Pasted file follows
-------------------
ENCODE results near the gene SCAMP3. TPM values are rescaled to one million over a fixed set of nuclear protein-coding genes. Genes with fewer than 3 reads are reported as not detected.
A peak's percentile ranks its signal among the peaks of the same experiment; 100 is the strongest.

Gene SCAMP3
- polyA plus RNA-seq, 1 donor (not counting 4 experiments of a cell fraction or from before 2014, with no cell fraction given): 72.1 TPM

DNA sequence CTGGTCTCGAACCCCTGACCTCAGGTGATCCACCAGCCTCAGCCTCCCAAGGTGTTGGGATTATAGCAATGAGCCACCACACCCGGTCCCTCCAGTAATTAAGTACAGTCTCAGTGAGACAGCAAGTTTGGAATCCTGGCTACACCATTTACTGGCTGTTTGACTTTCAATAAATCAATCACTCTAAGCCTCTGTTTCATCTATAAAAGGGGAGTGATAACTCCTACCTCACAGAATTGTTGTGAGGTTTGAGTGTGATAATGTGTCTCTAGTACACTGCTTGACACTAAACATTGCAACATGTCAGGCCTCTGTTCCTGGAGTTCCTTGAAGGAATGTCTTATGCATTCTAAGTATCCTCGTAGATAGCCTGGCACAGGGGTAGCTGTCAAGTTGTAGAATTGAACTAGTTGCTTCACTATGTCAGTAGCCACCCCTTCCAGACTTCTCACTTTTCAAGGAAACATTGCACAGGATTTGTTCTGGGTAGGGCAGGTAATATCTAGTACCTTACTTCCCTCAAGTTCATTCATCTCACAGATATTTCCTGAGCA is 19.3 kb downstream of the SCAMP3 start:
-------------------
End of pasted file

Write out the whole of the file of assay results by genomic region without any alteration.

ENCODE results near the gene SCAMP3. TPM values are rescaled to one million over a fixed set of nuclear protein-coding genes. Genes with fewer than 3 reads are reported as not detected.
A peak's percentile ranks its signal among the peaks of the same experiment; 100 is the strongest.

Gene SCAMP3
- polyA plus RNA-seq, 1 donor (not counting 4 experiments of a cell fraction or from before 2014, with no cell fraction given): 72.1 TPM

DNA sequence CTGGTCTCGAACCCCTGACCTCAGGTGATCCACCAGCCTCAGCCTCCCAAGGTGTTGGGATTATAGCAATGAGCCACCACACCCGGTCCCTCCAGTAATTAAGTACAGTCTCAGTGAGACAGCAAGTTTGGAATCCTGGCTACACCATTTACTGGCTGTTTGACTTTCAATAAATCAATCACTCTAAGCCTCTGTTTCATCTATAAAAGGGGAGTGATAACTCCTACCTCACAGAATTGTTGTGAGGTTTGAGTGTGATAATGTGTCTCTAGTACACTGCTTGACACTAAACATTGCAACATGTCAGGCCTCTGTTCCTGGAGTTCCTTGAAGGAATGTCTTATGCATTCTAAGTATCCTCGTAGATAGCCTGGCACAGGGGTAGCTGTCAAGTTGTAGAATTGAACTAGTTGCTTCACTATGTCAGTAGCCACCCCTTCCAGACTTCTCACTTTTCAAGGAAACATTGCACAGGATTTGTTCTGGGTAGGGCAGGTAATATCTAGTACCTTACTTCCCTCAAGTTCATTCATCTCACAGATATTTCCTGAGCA is 19.3 kb downstream of the SCAMP3 start: